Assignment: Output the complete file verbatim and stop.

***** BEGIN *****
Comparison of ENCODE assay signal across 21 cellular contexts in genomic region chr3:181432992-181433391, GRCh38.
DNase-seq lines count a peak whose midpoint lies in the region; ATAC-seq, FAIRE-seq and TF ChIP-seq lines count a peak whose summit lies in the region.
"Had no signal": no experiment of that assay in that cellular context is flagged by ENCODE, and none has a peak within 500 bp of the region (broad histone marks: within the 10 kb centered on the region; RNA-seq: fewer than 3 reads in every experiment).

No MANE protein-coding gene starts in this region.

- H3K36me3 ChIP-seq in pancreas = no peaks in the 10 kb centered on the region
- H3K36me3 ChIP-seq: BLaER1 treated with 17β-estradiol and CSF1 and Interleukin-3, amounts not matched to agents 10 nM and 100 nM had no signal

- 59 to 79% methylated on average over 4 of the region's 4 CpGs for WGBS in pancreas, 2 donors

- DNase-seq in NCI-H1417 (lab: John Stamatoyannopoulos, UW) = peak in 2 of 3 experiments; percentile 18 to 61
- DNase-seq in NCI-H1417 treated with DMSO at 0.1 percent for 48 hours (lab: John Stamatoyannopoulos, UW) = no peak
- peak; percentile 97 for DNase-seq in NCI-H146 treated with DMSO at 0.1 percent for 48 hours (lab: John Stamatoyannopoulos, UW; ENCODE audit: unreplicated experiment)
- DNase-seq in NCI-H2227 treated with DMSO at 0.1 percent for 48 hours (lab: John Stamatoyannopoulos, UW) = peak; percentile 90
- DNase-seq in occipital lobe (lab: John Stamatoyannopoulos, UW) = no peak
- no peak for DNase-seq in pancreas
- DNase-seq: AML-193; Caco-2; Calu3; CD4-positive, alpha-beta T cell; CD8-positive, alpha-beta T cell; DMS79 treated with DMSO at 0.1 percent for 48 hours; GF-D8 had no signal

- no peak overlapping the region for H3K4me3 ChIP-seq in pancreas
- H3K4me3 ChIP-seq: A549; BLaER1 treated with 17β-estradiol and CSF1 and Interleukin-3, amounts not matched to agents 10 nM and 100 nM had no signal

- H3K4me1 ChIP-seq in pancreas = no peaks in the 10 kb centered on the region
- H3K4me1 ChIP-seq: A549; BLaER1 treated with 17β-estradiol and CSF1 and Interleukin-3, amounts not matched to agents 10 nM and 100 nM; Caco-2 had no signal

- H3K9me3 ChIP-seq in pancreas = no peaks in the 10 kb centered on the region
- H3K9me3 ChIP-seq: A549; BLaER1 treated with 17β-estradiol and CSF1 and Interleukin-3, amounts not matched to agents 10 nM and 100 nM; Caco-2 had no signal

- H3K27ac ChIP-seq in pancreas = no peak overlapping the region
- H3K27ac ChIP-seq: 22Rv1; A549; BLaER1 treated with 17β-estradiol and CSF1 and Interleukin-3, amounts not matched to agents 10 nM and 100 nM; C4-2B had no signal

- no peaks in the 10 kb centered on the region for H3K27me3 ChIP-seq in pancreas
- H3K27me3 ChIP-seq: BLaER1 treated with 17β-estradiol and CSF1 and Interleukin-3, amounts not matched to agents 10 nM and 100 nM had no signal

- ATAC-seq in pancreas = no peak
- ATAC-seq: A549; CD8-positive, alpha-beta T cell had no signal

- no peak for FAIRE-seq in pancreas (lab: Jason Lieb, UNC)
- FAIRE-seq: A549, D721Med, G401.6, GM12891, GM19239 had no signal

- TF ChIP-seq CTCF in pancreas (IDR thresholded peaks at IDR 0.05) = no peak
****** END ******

Comparison of ENCODE assay signal across 21 cellular contexts in genomic region chr3:181432992-181433391, GRCh38.
DNase-seq lines count a peak whose midpoint lies in the region; ATAC-seq, FAIRE-seq and TF ChIP-seq lines count a peak whose summit lies in the region.
"Had no signal": no experiment of that assay in that cellular context is flagged by ENCODE, and none has a peak within 500 bp of the region (broad histone marks: within the 10 kb centered on the region; RNA-seq: fewer than 3 reads in every experiment).

No MANE protein-coding gene starts in this region.

- H3K36me3 ChIP-seq in pancreas = no peaks in the 10 kb centered on the region
- H3K36me3 ChIP-seq: BLaER1 treated with 17β-estradiol and CSF1 and Interleukin-3, amounts not matched to agents 10 nM and 100 nM had no signal

- 59 to 79% methylated on average over 4 of the region's 4 CpGs for WGBS in pancreas, 2 donors

- DNase-seq in NCI-H1417 (lab: John Stamatoyannopoulos, UW) = peak in 2 of 3 experiments; percentile 18 to 61
- DNase-seq in NCI-H1417 treated with DMSO at 0.1 percent for 48 hours (lab: John Stamatoyannopoulos, UW) = no peak
- peak; percentile 97 for DNase-seq in NCI-H146 treated with DMSO at 0.1 percent for 48 hours (lab: John Stamatoyannopoulos, UW; ENCODE audit: unreplicated experiment)
- DNase-seq in NCI-H2227 treated with DMSO at 0.1 percent for 48 hours (lab: John Stamatoyannopoulos, UW) = peak; percentile 90
- DNase-seq in occipital lobe (lab: John Stamatoyannopoulos, UW) = no peak
- no peak for DNase-seq in pancreas
- DNase-seq: AML-193; Caco-2; Calu3; CD4-positive, alpha-beta T cell; CD8-positive, alpha-beta T cell; DMS79 treated with DMSO at 0.1 percent for 48 hours; GF-D8 had no signal

- no peak overlapping the region for H3K4me3 ChIP-seq in pancreas
- H3K4me3 ChIP-seq: A549; BLaER1 treated with 17β-estradiol and CSF1 and Interleukin-3, amounts not matched to agents 10 nM and 100 nM had no signal

- H3K4me1 ChIP-seq in pancreas = no peaks in the 10 kb centered on the region
- H3K4me1 ChIP-seq: A549; BLaER1 treated with 17β-estradiol and CSF1 and Interleukin-3, amounts not matched to agents 10 nM and 100 nM; Caco-2 had no signal

- H3K9me3 ChIP-seq in pancreas = no peaks in the 10 kb centered on the region
- H3K9me3 ChIP-seq: A549; BLaER1 treated with 17β-estradiol and CSF1 and Interleukin-3, amounts not matched to agents 10 nM and 100 nM; Caco-2 had no signal

- H3K27ac ChIP-seq in pancreas = no peak overlapping the region
- H3K27ac ChIP-seq: 22Rv1; A549; BLaER1 treated with 17β-estradiol and CSF1 and Interleukin-3, amounts not matched to agents 10 nM and 100 nM; C4-2B had no signal

- no peaks in the 10 kb centered on the region for H3K27me3 ChIP-seq in pancreas
- H3K27me3 ChIP-seq: BLaER1 treated with 17β-estradiol and CSF1 and Interleukin-3, amounts not matched to agents 10 nM and 100 nM had no signal

- ATAC-seq in pancreas = no peak
- ATAC-seq: A549; CD8-positive, alpha-beta T cell had no signal

- no peak for FAIRE-seq in pancreas (lab: Jason Lieb, UNC)
- FAIRE-seq: A549, D721Med, G401.6, GM12891, GM19239 had no signal

- TF ChIP-seq CTCF in pancreas (IDR thresholded peaks at IDR 0.05) = no peak